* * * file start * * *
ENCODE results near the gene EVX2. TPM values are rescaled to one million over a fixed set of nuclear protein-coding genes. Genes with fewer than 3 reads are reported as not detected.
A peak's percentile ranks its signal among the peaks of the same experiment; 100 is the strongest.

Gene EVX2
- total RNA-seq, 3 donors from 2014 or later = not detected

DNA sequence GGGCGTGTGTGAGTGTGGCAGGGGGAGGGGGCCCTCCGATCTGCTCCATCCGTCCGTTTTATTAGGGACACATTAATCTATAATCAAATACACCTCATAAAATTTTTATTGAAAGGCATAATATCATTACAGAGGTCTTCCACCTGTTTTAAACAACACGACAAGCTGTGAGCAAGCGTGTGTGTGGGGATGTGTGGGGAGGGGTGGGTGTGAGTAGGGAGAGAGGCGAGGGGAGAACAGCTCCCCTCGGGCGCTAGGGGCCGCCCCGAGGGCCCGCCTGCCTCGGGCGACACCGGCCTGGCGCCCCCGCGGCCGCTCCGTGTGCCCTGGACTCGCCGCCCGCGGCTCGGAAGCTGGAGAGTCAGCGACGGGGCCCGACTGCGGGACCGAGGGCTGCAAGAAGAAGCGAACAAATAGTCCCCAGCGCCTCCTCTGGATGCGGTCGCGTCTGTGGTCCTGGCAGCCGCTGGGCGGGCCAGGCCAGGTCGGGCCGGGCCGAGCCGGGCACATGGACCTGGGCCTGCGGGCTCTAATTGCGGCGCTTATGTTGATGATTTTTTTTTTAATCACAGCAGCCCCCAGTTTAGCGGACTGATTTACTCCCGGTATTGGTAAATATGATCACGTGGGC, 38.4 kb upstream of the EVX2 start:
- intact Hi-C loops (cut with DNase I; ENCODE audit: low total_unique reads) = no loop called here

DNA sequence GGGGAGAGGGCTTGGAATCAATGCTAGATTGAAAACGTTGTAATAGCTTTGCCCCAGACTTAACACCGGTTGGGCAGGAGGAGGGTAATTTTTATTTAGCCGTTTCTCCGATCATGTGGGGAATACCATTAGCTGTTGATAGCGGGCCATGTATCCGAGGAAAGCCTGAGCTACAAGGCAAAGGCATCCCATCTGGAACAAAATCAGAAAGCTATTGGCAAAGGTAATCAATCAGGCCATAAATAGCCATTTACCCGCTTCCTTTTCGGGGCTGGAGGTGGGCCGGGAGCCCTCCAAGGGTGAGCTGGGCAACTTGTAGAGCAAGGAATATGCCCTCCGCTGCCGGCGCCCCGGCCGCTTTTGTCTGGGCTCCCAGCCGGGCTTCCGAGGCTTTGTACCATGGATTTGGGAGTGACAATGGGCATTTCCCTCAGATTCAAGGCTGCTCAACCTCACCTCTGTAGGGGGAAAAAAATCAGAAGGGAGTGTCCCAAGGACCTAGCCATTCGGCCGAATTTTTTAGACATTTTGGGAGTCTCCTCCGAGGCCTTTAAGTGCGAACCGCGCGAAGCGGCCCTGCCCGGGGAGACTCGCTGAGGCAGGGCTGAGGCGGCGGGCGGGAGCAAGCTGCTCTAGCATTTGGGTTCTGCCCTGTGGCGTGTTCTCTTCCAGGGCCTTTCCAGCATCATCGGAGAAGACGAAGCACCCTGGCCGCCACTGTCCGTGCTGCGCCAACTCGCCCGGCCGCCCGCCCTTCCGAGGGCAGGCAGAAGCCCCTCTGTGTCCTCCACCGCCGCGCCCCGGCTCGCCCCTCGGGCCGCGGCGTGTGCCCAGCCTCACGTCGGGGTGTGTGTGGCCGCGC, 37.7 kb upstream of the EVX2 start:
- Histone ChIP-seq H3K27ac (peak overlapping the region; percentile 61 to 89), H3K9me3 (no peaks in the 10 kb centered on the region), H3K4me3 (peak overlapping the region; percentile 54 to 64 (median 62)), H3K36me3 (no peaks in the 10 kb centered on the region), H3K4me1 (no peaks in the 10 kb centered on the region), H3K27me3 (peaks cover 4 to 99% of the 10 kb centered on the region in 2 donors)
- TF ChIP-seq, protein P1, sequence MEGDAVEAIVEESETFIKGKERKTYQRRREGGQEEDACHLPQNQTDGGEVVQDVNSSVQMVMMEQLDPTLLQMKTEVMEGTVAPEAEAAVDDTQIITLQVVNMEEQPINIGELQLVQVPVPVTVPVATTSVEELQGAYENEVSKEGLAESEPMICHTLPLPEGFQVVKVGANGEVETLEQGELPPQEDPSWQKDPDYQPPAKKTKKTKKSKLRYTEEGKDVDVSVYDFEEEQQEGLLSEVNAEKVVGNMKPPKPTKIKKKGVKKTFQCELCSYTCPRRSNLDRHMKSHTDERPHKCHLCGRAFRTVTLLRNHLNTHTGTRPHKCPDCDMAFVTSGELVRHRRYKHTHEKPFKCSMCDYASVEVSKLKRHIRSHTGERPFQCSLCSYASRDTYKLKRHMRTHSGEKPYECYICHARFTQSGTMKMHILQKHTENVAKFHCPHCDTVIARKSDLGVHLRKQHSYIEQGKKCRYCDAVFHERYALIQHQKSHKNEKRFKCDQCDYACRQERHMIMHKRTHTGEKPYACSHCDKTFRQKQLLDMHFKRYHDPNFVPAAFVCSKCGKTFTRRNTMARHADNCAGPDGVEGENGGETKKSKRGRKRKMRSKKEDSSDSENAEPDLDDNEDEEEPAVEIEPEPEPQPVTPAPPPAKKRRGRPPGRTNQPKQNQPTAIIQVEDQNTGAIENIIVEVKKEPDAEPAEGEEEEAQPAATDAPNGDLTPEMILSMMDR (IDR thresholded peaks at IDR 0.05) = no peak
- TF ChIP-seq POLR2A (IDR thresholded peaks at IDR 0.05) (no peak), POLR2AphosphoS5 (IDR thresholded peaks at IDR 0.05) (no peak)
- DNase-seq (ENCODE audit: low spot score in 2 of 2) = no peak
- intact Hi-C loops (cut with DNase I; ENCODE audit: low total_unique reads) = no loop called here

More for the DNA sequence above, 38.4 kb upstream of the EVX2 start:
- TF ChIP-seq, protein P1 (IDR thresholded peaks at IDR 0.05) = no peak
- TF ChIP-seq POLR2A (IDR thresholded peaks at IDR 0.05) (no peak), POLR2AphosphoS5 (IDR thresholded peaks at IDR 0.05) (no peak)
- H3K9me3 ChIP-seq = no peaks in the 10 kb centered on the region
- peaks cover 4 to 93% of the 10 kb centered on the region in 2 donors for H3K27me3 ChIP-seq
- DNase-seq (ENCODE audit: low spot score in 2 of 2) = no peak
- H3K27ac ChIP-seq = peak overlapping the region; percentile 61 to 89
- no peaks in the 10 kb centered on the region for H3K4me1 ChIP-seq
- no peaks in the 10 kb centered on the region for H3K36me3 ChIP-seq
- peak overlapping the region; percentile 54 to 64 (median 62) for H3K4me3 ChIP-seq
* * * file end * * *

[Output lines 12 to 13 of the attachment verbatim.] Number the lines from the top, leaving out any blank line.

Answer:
- intact Hi-C loops (cut with DNase I; ENCODE audit: low total_unique reads) = no loop called here

More for the DNA sequence above, 38.4 kb upstream of the EVX2 start: